Preview: Frozen Planet II

Frozen Planet II

Antarctica is the most hostile of all Earth’s frozen worlds. Yet, even here, amongst some of the most challenging conditions on the planet, life finds a way to thrive.

Our journey begins at the far edge of the continent, on its far-flung sub-Antarctic islands. Here we meet king penguins that must face the danger of ferocious leopard seals lurking in the shallows to feed at sea.

On another island we film, for the first time for a TV documentary, the male Antipodean wandering albatross partnering up with each other, as the females in their population are disappearing due to fishing activity.

Heading towards the continent of Antarctica we traverse the Southern Ocean where we meet the rarely filmed Antarctic blue whale, the largest animal to have ever lived. At the edge of Antarctica the sea is so cold the ocean freezes over, creating a vital ice platform for a mother Weddell seal to raise her precious pup. Still she needs to protect him from aggressive males.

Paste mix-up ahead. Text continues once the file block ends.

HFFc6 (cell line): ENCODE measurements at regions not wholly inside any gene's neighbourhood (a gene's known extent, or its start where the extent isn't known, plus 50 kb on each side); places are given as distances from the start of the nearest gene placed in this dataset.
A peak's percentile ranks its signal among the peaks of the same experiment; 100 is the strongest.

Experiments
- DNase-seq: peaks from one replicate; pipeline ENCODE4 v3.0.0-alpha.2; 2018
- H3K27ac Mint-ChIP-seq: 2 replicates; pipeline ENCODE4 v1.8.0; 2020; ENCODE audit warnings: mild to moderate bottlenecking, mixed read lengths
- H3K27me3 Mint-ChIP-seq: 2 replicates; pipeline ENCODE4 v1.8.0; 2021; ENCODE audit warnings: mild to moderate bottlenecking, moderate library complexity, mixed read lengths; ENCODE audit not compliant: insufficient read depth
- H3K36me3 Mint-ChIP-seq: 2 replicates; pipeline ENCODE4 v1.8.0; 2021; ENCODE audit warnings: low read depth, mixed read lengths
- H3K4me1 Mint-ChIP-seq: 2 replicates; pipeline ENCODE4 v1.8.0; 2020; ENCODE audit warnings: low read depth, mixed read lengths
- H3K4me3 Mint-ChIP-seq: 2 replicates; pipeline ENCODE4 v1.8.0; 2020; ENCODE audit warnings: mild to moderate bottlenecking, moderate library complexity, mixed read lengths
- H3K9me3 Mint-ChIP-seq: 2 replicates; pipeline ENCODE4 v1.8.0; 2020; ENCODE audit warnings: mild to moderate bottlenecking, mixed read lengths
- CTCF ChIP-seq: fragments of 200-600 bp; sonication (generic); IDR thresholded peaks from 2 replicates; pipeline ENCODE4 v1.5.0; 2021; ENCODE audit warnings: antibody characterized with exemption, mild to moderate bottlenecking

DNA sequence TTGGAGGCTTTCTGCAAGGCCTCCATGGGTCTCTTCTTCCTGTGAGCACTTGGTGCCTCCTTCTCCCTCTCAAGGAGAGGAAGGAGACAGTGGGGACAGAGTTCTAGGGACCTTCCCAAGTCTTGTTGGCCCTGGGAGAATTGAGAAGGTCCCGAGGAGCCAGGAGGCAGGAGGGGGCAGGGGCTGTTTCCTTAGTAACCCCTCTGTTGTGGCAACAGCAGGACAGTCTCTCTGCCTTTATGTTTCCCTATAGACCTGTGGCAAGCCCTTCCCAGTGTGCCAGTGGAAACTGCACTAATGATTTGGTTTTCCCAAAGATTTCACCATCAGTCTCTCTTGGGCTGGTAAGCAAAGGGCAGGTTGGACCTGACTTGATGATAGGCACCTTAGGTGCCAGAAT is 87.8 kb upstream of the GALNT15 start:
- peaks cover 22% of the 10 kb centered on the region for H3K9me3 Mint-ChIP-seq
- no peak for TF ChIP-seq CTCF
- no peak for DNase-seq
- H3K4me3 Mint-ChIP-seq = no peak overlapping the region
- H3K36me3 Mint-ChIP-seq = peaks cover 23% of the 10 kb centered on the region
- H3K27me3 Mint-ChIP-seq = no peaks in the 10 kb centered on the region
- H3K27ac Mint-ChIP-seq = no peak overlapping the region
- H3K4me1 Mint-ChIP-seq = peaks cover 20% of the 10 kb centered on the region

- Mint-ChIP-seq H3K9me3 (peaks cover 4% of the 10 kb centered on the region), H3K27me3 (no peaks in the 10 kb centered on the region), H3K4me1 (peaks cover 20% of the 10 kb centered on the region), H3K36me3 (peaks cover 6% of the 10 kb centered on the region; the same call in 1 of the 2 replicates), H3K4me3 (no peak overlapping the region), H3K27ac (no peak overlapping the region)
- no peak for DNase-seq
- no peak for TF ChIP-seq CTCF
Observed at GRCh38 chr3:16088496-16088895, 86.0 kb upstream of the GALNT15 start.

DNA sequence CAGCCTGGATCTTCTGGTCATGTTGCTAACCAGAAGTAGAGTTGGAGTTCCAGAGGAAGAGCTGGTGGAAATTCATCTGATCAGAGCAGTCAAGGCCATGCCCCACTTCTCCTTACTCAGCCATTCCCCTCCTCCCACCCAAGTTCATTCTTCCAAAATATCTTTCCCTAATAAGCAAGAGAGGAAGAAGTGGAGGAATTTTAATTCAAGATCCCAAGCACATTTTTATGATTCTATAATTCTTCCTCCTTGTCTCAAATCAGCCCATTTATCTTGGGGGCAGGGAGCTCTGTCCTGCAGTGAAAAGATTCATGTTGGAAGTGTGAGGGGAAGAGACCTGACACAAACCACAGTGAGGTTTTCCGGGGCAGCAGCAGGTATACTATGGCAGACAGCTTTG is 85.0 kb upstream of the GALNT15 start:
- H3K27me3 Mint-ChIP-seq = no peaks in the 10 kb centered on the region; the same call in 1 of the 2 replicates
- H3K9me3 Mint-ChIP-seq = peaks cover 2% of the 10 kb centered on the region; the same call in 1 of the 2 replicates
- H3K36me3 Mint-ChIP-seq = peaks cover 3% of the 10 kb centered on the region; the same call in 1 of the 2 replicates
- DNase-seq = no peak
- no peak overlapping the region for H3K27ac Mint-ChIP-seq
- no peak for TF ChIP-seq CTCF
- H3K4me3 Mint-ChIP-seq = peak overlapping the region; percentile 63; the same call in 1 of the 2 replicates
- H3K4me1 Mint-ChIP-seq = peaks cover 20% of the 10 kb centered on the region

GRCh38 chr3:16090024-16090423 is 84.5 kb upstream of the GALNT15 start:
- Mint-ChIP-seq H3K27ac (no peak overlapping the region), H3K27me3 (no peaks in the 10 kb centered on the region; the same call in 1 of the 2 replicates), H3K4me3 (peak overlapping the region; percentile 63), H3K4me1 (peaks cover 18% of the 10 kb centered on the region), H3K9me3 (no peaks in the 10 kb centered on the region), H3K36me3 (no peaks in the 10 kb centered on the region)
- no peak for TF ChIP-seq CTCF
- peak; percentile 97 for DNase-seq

In spring the coast of Antarctica is free of snow and draws in thousands of breeding chinstrap penguins. Stones are at a premium, as they need them for building elevated nests and protecting their chicks from meltwater. Stealing is commonplace and, with increased meltwater due to a warming Antarctica to make things worse, today we find chicks shivering with hypothermia. Other residents are facing an uncertain future too, including wave-washing killer whales. We discover that their favourite prey, Weddell seals, are now harder to reach.

Antarctica is one the most volcanic regions on Earth. Travelling into its frozen heart we find great surprises. We reveal unexpected sand dunes hidden in a rare ice-free valley which is the driest place on Earth. Then, on the exposed mountain-tops, sticking out from the otherwise ice-covered interior, we find tiny snow petrels which raise their chicks further south than any other bird, and defend their territory by projectile vomit.

The greatest revelation lies deep in the interior, beneath the surface of an ice-covered lake, where we discover giant stromatolites. These are ancient alien-like structures built by primitive lifeforms. If life can make it here in the extremes of Antarctica, it raises the possibility that life can exist elsewhere in the frozen lakes of distant planets.

Frozen Planet II – Sunday at 8.00pm on BBC One.

Image: BBC Studios.

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